• Winter of discontent, it is, Bob, but I’m glad we’re on the same page, the same good trail thru the woods, and I’m looking forward to crossing our tracks next season!

  4. JZ says:

    Great post for those who wish to get lost and escape. The pictures of a frozen landscape deafened by the still of silence is haunting. Plunging through deep snow and seeking assurance for all that lives under the forest canopy brings a smile to this angler. Seek and you will find they say, but what was found is just life’s beautiful realization that circles are a constant continuation. Sure glad you shared this experience with us Walt. I look forward to see it up-close myself soon and I’ll be sure to look-up and thank our creator for all that he has blessed upon us. The only thing better is wetting a line through some of those brooks..

    • Thanks JZ, and much appreciated! If all goes well, it’ll be one sweet season, for sure. It’s great to have green Nature to look forward to, the rounding of the year. Be well, and stay in touch.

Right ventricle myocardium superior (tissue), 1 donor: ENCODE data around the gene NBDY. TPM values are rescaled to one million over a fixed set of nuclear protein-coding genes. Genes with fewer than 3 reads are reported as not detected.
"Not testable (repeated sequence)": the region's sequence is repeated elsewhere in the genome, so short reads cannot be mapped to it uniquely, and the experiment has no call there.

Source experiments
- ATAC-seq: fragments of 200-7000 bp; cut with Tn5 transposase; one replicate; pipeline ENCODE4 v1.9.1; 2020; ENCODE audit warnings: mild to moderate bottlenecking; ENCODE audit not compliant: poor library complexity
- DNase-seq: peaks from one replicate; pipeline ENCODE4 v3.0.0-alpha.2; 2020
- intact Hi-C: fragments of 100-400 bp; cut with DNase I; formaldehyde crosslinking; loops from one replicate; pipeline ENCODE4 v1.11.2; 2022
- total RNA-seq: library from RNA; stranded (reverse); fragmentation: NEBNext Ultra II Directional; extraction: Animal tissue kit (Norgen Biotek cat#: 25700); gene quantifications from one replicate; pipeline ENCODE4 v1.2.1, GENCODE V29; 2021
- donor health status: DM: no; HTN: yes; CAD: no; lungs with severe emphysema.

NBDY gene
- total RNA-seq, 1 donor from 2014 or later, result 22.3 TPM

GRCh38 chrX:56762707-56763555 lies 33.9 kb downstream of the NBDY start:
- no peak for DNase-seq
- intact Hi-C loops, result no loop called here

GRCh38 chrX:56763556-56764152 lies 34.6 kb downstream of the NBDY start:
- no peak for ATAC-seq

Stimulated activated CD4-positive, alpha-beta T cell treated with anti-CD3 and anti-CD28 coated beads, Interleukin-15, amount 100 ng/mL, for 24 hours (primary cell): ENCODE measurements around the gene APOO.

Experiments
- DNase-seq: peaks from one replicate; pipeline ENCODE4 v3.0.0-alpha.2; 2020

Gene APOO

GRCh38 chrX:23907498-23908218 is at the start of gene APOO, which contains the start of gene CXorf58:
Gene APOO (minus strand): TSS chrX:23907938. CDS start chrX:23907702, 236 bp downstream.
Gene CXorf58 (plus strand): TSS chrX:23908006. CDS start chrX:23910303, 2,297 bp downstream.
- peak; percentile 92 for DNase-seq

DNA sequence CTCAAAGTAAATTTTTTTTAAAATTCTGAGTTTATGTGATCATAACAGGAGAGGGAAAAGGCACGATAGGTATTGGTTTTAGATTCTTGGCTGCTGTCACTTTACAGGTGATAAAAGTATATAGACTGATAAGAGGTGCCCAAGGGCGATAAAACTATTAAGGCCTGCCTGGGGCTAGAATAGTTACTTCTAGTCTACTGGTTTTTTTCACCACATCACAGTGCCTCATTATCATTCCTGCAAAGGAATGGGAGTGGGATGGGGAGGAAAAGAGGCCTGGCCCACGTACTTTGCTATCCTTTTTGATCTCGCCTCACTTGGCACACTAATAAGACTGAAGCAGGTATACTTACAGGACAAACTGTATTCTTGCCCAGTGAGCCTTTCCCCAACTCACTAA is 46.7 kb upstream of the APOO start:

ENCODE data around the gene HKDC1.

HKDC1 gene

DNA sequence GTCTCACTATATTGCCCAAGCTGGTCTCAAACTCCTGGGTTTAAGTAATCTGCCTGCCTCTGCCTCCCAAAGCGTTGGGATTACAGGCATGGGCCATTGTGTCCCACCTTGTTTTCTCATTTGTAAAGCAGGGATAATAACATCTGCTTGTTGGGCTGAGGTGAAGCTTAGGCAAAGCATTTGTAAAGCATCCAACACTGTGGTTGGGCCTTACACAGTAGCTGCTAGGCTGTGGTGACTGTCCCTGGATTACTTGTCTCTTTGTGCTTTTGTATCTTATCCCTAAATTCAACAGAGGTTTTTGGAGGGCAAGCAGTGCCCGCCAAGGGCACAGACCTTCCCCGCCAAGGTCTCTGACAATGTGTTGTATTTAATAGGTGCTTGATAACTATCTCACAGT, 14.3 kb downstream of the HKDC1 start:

5. plaidcamper says:

    Thanks, Walt, for sharing your winter wandering here. Bushwhacking into silence, meandering through a spirited winter wonderland, reaching into the past and spying signs of the future seems an excellent way to negotiate present currents.
    Great stuff!

  6. Dale says:

    Hi Walt
    Great post as always!

  7. loydtruss says:

    Gorgeous images of a winter that knows no end——-thanks for sharing

  8. David Hutchison says:

    Walt, looks like you were on the WAG trail, my wife &I and grand kids built the rock cairn in your photo.

    • David,